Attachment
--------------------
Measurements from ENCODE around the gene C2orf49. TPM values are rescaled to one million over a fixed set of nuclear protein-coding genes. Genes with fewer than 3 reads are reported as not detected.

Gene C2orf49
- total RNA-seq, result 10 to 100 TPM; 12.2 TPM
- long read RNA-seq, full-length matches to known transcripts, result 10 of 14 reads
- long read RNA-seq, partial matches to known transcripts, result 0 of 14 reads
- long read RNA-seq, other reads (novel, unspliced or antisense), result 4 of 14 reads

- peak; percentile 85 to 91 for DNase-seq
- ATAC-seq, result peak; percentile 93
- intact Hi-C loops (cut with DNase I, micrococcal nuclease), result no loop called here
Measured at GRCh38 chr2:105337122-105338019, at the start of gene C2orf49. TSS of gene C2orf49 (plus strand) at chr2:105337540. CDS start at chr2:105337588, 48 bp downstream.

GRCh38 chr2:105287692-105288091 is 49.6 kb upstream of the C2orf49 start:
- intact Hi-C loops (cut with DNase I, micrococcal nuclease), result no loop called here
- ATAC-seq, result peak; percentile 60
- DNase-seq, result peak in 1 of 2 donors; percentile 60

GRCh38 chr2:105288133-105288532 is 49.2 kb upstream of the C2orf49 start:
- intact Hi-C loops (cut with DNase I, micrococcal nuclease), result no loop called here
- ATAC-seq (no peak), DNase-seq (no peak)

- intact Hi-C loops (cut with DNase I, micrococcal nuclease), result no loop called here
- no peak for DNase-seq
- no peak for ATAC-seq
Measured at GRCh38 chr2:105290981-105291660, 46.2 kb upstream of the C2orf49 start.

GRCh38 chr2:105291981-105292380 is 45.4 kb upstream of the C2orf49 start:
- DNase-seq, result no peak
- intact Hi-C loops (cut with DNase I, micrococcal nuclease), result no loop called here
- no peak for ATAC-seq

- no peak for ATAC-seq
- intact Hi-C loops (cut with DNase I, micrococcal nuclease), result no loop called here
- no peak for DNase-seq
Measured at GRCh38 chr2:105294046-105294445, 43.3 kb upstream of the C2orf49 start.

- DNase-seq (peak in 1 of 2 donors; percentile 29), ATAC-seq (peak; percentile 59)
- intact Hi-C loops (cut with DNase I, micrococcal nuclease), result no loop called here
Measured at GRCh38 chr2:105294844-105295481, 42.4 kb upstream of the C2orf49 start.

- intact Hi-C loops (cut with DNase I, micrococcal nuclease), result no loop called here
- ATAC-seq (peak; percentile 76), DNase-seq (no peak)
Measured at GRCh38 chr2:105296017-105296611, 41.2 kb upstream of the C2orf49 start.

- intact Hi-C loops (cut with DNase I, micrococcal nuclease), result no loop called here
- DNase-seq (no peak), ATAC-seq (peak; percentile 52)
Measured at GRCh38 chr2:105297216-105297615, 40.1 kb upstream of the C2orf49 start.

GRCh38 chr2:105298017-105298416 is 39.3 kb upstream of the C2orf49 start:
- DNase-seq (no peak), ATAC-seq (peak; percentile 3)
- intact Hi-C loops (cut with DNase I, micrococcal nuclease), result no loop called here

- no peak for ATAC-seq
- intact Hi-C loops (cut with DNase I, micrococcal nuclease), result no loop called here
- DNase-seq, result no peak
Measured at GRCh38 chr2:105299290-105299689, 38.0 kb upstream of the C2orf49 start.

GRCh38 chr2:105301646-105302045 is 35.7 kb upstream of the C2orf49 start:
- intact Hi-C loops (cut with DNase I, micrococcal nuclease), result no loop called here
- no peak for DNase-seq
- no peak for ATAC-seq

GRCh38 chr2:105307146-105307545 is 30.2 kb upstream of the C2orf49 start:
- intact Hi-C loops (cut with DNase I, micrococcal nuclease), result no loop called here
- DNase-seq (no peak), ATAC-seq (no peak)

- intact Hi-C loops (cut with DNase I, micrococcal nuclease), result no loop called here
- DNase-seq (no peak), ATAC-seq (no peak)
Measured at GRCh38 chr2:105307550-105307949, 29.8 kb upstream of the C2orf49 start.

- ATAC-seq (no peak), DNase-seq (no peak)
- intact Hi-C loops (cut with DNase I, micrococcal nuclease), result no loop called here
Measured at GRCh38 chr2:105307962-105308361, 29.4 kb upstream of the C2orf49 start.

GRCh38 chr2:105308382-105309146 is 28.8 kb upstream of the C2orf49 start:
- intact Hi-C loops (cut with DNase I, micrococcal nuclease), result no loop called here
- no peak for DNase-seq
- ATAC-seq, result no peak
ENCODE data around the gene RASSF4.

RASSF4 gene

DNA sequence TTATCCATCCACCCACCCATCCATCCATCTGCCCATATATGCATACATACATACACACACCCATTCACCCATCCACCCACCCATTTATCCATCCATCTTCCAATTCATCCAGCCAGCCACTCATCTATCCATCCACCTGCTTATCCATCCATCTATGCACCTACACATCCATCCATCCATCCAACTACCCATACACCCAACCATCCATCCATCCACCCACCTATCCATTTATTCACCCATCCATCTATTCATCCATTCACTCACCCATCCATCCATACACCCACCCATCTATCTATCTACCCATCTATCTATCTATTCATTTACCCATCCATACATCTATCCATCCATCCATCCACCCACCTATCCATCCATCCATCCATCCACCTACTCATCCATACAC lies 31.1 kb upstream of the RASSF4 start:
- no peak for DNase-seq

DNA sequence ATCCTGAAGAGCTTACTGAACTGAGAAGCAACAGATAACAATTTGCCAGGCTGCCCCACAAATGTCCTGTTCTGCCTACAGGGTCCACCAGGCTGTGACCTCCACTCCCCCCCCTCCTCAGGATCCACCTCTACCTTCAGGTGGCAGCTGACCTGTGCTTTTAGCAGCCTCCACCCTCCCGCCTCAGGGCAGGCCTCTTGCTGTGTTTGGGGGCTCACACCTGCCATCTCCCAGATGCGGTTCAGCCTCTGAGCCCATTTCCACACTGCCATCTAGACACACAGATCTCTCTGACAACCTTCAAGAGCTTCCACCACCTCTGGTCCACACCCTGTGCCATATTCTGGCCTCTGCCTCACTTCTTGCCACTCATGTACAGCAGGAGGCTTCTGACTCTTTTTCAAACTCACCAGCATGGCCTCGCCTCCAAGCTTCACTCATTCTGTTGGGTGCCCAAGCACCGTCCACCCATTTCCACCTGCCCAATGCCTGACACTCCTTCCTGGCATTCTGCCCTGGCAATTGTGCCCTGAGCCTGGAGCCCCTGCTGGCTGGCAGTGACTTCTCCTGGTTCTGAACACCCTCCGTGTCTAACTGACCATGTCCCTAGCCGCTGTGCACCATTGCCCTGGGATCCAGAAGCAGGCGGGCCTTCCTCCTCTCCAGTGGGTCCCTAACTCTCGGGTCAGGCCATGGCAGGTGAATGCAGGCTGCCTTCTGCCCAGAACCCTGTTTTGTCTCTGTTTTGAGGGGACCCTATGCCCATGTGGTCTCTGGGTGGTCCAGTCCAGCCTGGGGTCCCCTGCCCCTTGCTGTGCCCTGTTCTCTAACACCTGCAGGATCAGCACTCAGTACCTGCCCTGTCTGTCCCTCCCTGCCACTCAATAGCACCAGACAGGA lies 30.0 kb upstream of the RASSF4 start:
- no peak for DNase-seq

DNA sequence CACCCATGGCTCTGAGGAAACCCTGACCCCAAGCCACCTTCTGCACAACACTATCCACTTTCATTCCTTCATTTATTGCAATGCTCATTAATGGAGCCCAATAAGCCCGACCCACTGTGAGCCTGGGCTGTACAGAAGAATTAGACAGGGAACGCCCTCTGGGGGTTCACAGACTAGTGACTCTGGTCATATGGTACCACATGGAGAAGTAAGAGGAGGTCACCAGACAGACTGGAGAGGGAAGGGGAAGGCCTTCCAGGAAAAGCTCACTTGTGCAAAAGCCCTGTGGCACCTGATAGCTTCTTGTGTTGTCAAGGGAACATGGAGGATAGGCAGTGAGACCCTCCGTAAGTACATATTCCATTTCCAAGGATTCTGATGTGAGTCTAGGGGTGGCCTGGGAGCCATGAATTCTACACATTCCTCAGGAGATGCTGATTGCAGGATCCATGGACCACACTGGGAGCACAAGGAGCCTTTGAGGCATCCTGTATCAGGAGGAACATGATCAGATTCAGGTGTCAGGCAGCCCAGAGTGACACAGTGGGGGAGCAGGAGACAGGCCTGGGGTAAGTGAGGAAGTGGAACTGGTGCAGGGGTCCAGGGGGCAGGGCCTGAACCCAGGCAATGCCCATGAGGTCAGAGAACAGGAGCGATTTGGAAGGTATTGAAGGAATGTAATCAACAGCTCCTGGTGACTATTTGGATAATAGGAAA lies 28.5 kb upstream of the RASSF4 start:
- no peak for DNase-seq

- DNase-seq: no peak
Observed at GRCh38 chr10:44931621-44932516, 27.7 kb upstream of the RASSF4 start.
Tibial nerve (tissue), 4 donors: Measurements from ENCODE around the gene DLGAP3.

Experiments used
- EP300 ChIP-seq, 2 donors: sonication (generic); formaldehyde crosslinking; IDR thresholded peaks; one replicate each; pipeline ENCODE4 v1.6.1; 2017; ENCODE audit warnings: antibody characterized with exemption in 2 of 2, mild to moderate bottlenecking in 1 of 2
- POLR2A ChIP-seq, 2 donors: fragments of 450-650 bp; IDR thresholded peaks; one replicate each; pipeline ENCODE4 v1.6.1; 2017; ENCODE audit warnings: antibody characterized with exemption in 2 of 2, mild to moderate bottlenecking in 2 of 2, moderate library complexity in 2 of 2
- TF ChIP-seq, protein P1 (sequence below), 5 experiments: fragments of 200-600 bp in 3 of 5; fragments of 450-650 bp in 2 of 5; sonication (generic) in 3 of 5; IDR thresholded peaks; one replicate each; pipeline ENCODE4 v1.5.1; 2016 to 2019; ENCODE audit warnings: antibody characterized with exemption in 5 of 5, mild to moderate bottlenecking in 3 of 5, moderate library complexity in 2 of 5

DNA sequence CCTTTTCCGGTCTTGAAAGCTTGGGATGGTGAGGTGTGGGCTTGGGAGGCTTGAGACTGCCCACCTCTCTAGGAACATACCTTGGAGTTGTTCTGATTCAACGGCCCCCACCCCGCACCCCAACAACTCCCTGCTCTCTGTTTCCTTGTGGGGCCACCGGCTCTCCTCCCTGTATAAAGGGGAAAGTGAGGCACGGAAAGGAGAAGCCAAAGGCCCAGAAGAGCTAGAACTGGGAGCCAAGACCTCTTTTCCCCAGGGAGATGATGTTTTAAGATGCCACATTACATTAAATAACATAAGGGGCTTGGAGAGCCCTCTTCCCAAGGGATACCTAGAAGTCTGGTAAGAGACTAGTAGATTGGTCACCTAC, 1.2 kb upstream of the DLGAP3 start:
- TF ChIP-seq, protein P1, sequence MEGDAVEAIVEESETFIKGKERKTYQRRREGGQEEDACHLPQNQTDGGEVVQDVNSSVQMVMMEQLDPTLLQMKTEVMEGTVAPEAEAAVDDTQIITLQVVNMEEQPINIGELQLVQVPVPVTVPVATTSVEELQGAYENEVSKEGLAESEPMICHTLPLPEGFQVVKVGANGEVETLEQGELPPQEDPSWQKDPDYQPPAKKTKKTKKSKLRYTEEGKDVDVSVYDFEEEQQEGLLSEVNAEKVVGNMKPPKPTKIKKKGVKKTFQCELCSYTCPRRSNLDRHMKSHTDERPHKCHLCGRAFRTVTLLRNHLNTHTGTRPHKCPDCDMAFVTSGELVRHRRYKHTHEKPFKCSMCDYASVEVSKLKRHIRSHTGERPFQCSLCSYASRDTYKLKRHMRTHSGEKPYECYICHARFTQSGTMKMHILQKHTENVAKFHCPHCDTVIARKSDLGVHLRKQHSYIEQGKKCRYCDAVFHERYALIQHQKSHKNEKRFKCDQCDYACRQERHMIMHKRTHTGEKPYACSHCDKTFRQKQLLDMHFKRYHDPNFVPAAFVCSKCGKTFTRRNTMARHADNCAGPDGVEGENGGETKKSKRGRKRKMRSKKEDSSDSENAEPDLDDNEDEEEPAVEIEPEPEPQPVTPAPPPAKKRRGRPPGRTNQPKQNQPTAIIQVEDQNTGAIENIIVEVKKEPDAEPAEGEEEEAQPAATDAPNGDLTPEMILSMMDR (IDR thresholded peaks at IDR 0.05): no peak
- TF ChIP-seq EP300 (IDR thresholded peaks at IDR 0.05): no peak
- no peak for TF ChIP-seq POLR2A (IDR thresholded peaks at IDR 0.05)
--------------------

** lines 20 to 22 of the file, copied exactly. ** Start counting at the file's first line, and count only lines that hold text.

- no peak for ATAC-seq
Measured at GRCh38 chr2:105290981-105291660, 46.2 kb upstream of the C2orf49 start.

GRCh38 chr2:105291981-105292380 is 45.4 kb upstream of the C2orf49 start: